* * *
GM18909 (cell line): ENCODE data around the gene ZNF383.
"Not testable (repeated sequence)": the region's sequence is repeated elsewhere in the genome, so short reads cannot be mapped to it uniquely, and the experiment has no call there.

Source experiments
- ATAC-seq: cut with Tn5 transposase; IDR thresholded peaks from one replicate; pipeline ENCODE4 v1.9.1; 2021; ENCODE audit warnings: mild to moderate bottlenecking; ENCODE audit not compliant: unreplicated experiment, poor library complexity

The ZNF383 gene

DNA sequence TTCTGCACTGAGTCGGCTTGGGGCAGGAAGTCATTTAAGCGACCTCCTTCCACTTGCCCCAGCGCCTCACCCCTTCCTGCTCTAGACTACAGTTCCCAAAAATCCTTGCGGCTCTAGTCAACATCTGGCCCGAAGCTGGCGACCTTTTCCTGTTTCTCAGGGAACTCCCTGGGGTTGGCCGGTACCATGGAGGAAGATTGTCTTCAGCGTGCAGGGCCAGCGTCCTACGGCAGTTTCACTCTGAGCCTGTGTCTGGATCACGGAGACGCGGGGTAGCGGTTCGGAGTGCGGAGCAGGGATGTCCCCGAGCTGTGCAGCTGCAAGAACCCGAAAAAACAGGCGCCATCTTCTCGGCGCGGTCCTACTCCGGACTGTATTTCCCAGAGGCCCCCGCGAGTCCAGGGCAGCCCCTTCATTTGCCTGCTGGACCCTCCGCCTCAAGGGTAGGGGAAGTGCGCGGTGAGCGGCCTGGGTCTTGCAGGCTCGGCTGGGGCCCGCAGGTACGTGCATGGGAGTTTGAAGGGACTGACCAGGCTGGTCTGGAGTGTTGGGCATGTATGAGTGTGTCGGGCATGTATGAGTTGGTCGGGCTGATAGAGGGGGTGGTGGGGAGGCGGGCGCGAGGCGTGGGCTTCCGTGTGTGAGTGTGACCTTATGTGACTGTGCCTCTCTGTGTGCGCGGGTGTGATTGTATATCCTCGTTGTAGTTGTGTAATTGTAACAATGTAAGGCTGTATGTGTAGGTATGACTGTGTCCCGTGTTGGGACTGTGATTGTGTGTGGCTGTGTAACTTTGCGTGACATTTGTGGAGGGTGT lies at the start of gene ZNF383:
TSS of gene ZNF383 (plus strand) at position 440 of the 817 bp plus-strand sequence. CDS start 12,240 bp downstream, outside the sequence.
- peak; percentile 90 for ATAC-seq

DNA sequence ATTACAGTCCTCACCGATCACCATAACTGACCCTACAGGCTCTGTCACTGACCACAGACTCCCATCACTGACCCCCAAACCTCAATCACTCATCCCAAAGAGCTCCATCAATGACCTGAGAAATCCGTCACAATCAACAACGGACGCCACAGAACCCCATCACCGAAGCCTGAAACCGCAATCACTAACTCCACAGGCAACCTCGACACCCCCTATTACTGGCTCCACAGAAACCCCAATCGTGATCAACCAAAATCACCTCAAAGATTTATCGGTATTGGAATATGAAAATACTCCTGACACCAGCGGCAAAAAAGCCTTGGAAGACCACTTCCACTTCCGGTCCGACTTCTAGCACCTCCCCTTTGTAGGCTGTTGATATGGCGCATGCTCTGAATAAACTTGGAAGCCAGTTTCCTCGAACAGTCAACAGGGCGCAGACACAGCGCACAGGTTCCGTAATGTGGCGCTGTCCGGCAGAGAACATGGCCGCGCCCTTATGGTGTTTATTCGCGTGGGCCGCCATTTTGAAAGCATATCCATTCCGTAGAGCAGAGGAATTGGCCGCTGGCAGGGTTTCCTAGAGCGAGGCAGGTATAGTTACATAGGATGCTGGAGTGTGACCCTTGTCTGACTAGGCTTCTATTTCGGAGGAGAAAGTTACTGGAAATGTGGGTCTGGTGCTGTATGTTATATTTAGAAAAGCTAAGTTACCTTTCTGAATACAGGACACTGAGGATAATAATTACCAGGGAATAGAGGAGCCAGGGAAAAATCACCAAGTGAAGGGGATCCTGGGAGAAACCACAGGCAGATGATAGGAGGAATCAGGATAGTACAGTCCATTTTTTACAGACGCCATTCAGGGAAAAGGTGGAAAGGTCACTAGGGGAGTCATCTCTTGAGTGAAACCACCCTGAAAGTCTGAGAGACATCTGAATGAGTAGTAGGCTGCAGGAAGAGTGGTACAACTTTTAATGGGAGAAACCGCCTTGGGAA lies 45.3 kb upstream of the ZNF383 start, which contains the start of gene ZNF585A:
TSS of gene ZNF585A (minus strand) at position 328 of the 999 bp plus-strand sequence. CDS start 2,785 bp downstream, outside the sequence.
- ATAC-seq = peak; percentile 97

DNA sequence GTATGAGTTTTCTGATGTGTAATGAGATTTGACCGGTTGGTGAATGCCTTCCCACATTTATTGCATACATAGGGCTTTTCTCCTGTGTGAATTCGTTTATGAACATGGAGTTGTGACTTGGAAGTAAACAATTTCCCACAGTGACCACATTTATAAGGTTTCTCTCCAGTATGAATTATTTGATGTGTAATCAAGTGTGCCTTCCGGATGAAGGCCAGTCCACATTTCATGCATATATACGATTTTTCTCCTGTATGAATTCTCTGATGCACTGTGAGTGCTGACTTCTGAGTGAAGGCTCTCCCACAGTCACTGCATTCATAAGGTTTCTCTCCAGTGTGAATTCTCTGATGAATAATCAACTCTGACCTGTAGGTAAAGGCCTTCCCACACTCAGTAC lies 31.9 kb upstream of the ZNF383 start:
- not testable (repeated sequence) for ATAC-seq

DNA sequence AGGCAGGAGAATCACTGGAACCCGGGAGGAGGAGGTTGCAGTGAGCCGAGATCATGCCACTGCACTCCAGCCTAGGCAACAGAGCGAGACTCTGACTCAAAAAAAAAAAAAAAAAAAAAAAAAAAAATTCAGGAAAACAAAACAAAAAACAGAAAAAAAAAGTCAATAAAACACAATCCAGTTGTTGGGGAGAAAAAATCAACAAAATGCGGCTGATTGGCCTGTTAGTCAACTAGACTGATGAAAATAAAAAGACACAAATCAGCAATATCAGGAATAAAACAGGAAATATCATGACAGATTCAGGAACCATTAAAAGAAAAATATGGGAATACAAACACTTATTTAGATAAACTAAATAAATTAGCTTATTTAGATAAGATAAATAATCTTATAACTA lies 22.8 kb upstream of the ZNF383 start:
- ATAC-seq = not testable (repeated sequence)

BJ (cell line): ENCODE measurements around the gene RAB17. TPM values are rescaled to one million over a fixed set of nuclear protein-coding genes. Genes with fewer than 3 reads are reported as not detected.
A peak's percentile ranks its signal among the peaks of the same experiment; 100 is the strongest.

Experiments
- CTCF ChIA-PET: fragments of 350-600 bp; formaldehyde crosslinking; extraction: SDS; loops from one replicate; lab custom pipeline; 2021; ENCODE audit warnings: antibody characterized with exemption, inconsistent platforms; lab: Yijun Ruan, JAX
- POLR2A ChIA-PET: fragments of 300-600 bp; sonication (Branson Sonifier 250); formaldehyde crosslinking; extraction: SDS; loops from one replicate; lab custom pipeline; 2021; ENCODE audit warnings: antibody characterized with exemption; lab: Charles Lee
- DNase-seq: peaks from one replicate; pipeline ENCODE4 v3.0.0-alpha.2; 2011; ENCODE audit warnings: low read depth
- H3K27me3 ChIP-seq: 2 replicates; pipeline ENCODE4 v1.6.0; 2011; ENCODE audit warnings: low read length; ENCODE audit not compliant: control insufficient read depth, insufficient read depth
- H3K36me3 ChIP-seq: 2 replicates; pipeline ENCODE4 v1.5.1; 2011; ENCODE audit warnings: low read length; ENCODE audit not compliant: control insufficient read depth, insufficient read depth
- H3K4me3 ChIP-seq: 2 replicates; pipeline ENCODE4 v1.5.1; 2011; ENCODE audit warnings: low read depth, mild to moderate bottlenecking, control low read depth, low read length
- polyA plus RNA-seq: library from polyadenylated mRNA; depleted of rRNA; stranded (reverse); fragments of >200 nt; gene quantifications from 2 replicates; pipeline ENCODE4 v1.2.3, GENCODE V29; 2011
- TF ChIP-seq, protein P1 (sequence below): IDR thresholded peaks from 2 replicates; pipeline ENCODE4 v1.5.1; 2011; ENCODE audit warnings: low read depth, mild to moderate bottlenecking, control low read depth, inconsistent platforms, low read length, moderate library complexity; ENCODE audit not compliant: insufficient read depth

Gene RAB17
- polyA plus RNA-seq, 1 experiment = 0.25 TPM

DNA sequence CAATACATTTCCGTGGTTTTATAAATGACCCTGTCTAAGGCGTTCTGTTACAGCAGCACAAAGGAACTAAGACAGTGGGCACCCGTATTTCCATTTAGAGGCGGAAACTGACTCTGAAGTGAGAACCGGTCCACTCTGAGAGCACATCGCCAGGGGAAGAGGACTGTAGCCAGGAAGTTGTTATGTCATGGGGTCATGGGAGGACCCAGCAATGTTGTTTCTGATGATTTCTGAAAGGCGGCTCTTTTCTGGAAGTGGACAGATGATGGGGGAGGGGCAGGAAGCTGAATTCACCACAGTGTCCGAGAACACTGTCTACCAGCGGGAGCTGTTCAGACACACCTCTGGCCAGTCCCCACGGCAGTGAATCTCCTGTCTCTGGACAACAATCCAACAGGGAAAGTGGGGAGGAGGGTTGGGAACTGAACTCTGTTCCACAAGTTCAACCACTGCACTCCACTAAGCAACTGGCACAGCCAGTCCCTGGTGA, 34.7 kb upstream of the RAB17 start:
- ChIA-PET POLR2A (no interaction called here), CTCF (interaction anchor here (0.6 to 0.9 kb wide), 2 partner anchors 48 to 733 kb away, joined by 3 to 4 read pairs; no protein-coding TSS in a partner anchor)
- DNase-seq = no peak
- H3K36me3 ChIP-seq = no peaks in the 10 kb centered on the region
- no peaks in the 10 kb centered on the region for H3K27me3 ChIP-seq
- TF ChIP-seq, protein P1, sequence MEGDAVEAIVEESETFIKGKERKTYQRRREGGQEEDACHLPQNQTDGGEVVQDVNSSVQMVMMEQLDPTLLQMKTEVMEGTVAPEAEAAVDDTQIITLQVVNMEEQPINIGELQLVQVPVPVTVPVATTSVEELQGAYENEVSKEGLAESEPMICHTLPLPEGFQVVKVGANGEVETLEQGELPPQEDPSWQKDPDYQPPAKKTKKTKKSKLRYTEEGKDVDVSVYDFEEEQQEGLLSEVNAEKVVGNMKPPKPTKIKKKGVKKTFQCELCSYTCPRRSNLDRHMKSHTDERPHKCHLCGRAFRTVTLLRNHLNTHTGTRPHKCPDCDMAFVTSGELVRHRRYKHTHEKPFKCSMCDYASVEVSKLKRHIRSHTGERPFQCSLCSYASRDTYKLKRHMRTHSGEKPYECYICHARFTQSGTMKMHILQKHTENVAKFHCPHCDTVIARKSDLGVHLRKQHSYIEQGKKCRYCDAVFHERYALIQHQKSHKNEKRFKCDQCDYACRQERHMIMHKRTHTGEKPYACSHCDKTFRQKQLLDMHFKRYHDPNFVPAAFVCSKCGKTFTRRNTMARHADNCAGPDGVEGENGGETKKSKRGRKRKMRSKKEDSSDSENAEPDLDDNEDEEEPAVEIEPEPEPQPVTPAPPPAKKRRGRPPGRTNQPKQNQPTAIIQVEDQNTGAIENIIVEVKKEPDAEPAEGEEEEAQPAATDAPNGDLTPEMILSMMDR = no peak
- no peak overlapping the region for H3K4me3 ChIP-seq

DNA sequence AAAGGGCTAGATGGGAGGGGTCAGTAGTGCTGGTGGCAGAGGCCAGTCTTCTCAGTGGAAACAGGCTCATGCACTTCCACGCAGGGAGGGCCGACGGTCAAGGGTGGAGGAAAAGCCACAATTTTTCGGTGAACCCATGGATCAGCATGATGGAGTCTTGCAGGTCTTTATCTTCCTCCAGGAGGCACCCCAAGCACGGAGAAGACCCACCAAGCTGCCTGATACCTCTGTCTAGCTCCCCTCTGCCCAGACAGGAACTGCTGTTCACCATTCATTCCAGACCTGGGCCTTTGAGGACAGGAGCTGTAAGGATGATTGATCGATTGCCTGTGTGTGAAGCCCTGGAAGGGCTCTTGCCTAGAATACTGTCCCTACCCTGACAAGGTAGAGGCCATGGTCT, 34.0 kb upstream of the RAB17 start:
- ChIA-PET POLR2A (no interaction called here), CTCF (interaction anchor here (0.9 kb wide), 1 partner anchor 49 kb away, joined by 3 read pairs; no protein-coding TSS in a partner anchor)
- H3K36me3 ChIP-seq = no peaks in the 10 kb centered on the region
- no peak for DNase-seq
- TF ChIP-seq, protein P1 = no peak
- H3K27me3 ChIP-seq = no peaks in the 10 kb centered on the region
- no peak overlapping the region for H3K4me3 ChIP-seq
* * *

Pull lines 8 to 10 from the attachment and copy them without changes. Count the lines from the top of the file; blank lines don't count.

- peak; percentile 90 for ATAC-seq

DNA sequence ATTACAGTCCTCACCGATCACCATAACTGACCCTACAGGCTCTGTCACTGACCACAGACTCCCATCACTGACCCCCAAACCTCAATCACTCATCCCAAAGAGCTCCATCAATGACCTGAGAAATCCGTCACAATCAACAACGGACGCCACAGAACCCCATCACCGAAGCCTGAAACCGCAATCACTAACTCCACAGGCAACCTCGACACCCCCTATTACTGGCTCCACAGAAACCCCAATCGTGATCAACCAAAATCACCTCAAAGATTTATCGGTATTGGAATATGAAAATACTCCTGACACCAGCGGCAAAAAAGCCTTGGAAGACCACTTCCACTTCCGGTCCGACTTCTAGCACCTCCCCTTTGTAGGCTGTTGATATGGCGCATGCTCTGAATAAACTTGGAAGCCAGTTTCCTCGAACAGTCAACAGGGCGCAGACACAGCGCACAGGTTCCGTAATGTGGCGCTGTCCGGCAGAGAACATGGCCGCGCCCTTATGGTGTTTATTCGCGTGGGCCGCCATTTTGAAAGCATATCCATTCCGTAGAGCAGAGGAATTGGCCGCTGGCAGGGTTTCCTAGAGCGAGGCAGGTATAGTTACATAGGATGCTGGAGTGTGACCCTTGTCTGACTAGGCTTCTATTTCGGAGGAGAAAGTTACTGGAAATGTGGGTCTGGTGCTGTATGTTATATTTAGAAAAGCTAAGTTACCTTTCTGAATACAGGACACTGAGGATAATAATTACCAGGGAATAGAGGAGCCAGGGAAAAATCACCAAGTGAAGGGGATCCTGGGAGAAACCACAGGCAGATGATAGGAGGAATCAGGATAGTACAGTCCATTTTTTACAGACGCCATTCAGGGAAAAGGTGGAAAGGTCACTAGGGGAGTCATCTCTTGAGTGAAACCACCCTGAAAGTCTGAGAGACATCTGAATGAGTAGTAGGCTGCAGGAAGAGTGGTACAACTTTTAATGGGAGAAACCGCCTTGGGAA lies 45.3 kb upstream of the ZNF383 start, which contains the start of gene ZNF585A:
TSS of gene ZNF585A (minus strand) at position 328 of the 999 bp plus-strand sequence. CDS start 2,785 bp downstream, outside the sequence.